My fellow blogger and friend, Kaitlyn McConnell, has mentioned this place – the Henson Store in Champion, Missouri – several times. She has written about it, too. So, a few weeks ago, when we were “milling” about in the Ozarks with a friend from New York, we nearly flew by the sign off Highway C south of Norwood, for “Champion.” We turned and headed toward the town.
Town is a generous word. It’s more like a “blink-or-you’ll-miss-it” place, formerly named “Goose Nibble,” but now called Champion. In fact, I keep track of what’s happening in Champion, thanks to local reporter Wilda Moses, who pens a weekly column in the “Wright County Journal,” that details the comings and goings, anniversaries, deaths, births and rainfall – among other things – in the little burg just down the road from where I live.
My friend, Marie, wondered if she would find a favorite childhood drink, Orange Crush, inside the store. We parked in the shared lot between the store and the Champion Christian Church – both staples in this community – and entered.
Betty Henson, proprietor, greeted us. The present-day store, according to Kaitlyn, was built in 2010. The old general store needed to be replaced, because its foundation had started to crumble.
It became clear that it wasn’t so much what the store sold, but what it offered to the community that mattered. I particularly like the lists taped on top of two chest freezers, indicating the current prices of frozen foods, such as chicken nuggets, pot pies and French fries.
Marie and I chatted for a while with Betty and we also took a little trip down Memory Lane as we perused the store.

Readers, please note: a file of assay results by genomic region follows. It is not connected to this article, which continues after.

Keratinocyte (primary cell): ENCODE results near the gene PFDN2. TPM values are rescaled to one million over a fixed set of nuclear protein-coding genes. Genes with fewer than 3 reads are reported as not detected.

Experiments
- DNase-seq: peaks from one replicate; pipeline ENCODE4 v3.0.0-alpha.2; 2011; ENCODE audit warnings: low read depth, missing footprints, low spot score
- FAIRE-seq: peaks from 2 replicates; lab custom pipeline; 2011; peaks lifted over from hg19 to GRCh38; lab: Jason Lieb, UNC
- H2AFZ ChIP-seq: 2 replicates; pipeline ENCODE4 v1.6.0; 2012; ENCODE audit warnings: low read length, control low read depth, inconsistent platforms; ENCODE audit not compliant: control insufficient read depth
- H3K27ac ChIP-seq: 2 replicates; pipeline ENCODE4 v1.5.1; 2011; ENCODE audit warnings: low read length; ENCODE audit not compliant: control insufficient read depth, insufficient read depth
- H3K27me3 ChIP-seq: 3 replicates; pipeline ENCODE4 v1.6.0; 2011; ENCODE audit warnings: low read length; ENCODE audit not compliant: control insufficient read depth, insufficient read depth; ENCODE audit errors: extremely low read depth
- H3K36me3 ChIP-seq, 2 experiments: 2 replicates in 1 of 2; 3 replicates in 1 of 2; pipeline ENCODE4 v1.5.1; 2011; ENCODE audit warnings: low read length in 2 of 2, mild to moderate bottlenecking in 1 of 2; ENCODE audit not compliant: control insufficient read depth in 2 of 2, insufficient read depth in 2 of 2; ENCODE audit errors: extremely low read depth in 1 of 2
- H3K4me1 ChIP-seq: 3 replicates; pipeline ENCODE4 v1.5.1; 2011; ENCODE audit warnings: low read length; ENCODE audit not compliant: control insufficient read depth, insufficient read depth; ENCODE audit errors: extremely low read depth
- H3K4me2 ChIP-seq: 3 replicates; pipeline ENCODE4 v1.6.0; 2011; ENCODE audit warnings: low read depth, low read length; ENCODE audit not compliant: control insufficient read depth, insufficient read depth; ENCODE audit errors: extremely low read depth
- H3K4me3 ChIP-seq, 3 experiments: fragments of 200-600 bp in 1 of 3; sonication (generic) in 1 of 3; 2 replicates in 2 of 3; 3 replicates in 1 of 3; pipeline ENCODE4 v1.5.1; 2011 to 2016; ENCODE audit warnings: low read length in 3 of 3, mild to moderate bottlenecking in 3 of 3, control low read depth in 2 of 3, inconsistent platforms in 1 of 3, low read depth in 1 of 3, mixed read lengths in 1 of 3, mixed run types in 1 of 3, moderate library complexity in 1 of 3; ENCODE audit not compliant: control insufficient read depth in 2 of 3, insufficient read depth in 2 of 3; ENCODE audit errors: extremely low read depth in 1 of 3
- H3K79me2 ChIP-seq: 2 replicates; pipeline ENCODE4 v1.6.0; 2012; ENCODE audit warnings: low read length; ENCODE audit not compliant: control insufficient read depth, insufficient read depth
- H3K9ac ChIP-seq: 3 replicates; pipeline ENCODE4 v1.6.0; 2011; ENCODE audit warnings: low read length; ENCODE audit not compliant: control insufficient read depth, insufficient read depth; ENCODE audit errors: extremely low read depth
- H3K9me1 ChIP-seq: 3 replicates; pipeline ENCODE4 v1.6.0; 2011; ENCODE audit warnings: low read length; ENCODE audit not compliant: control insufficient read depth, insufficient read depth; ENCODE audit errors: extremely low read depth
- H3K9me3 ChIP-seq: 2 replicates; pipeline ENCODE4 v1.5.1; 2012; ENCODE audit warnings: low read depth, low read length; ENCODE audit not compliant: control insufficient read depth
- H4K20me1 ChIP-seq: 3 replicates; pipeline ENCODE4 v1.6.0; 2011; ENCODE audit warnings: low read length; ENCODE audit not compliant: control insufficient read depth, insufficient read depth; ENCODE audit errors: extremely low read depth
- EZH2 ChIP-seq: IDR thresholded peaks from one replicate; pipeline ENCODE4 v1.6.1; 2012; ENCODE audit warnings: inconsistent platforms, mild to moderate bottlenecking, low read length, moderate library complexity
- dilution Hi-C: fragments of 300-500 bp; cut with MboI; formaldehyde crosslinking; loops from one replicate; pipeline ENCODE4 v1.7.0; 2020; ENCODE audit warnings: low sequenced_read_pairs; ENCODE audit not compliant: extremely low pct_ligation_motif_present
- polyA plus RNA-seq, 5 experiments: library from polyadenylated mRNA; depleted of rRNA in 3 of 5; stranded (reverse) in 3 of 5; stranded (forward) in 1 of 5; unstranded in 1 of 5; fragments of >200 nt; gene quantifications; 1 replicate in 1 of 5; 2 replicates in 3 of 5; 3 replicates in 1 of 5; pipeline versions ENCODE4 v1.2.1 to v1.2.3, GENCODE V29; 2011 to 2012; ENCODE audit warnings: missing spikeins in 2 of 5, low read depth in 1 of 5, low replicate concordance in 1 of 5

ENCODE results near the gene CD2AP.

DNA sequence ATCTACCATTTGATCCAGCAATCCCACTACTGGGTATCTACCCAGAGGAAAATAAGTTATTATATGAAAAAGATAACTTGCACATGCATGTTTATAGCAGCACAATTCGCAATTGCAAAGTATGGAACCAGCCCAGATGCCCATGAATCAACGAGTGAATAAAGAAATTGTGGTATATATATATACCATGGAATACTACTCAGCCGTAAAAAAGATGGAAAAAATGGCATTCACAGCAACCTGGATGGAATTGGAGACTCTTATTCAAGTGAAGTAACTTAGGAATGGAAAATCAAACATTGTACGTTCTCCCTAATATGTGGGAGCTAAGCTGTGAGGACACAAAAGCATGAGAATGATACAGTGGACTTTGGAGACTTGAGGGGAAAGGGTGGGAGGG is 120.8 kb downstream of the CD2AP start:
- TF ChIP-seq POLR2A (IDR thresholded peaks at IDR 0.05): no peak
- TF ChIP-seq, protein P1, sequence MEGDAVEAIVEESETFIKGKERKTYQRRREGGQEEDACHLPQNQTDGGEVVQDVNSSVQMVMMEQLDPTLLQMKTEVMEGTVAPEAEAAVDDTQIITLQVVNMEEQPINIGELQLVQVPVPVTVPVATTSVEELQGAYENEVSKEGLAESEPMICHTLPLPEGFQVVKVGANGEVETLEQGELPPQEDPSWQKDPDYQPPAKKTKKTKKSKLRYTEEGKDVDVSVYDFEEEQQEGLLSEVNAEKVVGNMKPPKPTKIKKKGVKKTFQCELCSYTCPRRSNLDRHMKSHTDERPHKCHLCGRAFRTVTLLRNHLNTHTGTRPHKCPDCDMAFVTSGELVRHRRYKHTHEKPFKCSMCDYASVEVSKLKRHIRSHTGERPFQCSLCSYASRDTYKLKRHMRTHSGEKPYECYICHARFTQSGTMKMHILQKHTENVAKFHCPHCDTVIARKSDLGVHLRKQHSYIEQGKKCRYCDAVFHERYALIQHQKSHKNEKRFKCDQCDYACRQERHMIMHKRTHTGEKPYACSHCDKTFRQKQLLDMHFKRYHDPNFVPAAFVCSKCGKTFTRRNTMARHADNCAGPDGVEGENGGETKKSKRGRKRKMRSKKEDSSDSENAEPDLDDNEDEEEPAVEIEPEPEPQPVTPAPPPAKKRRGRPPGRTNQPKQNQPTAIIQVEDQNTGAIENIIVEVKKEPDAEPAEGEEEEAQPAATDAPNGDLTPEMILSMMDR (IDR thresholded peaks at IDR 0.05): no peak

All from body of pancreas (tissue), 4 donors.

Marie pointed out the camp fork like she had as a kid for hot dogs, and I noticed the coffee containers that now hold nails, staples and bits (just like my father-in-law’s system).
Perhaps the most unique items in the store sit on a shelf surrounding a “Bigmouth Billy Bass.” Three “dolls” constructed of painted clay pots of various sizes represent a scarecrow, Santa and a lady in pink. Betty said her friend got bored and made them for her.
I think it’s like steampunk and funk mixed together, along with a dose of humor.
Kaitlyn wrote about the old stove, and Betty says as soon as the weather cools down, the stove heats up. The back tables invite people to bring their lunches in. Imagine the meetings of minds held on this spot throughout the years. After all, Henson Store has been here since 1928.
I wonder how many toes have been tapped on these floors throughout the years because Henson Store also hosts music jams.
Kaitlyn also wrote about the old scale, which Betty confirmed, has been used to weigh babies, as well as nails.
Betty also runs a “brag board,” on a bulletin board near the cash register, which features clippings of locals with big bucks, an article about Purple Heart recipients, family photos, business cards and other flotsam and jetsam. You can tell it’s a reflection of what happens in this community and the bond that is present.
I left with a box of Little Debbie donut sticks, and Marie got her Orange Crush. Betty said the two most popular sodas in the store are Dr. Pepper and Mtn. Dew – not diet.
Henson Store reminds of me of all that is good in this country. Its shelves are stocked full of foodstuffs and daily living items that we need (and want) for our lives, and it even offers a choice – in many cases. At this time of the year, when we celebrate our freedom as a nation, it’s nice to think about this vital component of a community called Champion.
Champion is located on Route WW, on the west bank of Fox Creek, in Douglas County.